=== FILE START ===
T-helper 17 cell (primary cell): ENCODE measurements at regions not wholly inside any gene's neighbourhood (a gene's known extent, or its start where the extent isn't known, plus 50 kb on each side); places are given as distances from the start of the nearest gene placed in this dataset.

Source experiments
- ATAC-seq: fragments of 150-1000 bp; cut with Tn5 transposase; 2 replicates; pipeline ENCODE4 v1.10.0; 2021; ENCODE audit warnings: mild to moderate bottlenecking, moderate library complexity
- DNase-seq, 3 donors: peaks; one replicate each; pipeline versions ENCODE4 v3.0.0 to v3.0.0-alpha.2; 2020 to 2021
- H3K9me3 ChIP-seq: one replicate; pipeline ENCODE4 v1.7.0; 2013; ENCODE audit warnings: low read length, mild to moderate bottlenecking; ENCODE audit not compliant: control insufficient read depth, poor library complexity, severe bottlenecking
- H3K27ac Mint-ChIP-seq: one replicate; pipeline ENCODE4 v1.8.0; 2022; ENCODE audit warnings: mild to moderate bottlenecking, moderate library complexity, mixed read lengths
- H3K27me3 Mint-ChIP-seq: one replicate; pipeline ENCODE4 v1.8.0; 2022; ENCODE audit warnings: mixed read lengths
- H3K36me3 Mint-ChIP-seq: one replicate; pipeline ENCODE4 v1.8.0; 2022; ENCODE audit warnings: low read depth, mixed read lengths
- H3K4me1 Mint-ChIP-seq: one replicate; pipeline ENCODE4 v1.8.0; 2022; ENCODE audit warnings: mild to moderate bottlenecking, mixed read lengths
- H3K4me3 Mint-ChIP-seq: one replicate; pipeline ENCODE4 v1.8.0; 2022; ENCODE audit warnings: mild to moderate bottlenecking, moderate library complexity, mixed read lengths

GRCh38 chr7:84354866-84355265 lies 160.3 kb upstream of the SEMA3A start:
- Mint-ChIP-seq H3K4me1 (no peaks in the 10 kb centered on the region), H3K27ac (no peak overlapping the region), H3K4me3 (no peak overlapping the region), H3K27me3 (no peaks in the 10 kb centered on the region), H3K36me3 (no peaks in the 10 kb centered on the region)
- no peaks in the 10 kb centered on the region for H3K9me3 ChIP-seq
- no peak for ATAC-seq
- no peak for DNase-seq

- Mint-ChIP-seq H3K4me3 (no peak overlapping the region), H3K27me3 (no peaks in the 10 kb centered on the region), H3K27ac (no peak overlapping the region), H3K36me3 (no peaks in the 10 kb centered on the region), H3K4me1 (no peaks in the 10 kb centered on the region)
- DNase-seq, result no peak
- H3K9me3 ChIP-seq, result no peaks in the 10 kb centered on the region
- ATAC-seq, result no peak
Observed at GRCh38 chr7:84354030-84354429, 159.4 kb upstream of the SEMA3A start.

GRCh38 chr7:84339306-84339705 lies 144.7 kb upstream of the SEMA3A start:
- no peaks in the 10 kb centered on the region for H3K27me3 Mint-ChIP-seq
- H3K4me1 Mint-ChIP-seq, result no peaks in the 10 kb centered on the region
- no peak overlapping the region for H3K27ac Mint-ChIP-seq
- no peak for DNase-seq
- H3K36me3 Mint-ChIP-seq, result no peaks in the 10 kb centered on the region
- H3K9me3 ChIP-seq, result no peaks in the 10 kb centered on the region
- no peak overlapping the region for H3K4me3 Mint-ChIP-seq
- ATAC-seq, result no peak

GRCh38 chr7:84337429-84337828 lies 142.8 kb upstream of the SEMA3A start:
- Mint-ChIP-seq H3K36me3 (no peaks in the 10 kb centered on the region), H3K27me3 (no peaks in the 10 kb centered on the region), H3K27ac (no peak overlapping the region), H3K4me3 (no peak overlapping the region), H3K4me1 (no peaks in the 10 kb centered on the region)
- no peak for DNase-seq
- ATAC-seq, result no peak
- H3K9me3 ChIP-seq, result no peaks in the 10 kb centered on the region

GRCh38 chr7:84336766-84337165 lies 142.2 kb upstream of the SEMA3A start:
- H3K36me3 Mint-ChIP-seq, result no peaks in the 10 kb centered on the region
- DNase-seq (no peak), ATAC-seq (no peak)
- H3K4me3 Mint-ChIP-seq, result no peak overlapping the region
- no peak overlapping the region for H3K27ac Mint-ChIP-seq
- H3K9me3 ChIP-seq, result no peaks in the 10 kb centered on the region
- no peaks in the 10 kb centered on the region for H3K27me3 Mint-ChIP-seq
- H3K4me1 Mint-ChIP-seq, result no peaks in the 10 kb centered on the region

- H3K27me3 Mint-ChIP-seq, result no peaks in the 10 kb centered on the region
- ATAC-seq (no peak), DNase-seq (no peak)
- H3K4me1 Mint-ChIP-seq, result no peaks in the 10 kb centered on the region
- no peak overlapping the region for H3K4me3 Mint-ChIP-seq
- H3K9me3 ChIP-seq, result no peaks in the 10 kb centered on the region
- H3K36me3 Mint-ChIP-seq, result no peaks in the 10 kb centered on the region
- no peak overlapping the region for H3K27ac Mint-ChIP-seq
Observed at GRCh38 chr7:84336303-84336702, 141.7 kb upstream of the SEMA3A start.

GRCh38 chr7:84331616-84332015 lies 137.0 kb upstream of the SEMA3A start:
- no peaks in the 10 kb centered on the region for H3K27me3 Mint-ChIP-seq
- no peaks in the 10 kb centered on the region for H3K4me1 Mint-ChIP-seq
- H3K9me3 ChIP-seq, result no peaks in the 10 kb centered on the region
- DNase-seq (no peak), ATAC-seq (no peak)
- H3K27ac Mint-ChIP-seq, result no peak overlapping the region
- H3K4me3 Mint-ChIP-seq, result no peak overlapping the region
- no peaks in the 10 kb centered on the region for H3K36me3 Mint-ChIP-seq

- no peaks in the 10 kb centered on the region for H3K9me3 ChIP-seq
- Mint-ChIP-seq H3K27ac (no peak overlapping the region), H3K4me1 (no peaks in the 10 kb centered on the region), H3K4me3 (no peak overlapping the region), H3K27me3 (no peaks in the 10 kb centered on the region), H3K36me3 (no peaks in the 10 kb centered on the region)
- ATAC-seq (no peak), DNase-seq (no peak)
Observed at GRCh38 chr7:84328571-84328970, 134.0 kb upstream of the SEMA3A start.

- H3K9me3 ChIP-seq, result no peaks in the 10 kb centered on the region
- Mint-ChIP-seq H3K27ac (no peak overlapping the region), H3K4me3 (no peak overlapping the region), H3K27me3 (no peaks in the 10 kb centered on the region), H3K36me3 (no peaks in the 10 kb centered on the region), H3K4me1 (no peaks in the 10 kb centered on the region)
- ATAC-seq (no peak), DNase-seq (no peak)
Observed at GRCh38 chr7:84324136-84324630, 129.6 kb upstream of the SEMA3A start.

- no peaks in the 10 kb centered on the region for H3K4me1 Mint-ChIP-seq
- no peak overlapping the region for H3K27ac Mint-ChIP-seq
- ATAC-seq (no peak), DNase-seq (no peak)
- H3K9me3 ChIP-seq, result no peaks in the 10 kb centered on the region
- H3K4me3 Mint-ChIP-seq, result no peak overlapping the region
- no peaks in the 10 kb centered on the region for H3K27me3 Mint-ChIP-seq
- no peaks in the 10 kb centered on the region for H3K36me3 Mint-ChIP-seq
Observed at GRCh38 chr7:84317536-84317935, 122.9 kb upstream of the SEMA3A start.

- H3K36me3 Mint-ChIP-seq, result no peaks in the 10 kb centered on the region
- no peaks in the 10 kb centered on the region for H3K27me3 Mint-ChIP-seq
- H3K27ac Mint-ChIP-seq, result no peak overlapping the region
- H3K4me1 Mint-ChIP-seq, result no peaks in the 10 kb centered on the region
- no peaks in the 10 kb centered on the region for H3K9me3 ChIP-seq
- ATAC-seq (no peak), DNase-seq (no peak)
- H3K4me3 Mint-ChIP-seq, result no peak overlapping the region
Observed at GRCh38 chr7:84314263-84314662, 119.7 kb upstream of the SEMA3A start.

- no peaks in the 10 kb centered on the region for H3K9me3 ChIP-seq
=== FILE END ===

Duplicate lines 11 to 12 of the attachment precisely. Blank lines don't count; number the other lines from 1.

GRCh38 chr7:84354866-84355265 lies 160.3 kb upstream of the SEMA3A start:
- Mint-ChIP-seq H3K4me1 (no peaks in the 10 kb centered on the region), H3K27ac (no peak overlapping the region), H3K4me3 (no peak overlapping the region), H3K27me3 (no peaks in the 10 kb centered on the region), H3K36me3 (no peaks in the 10 kb centered on the region)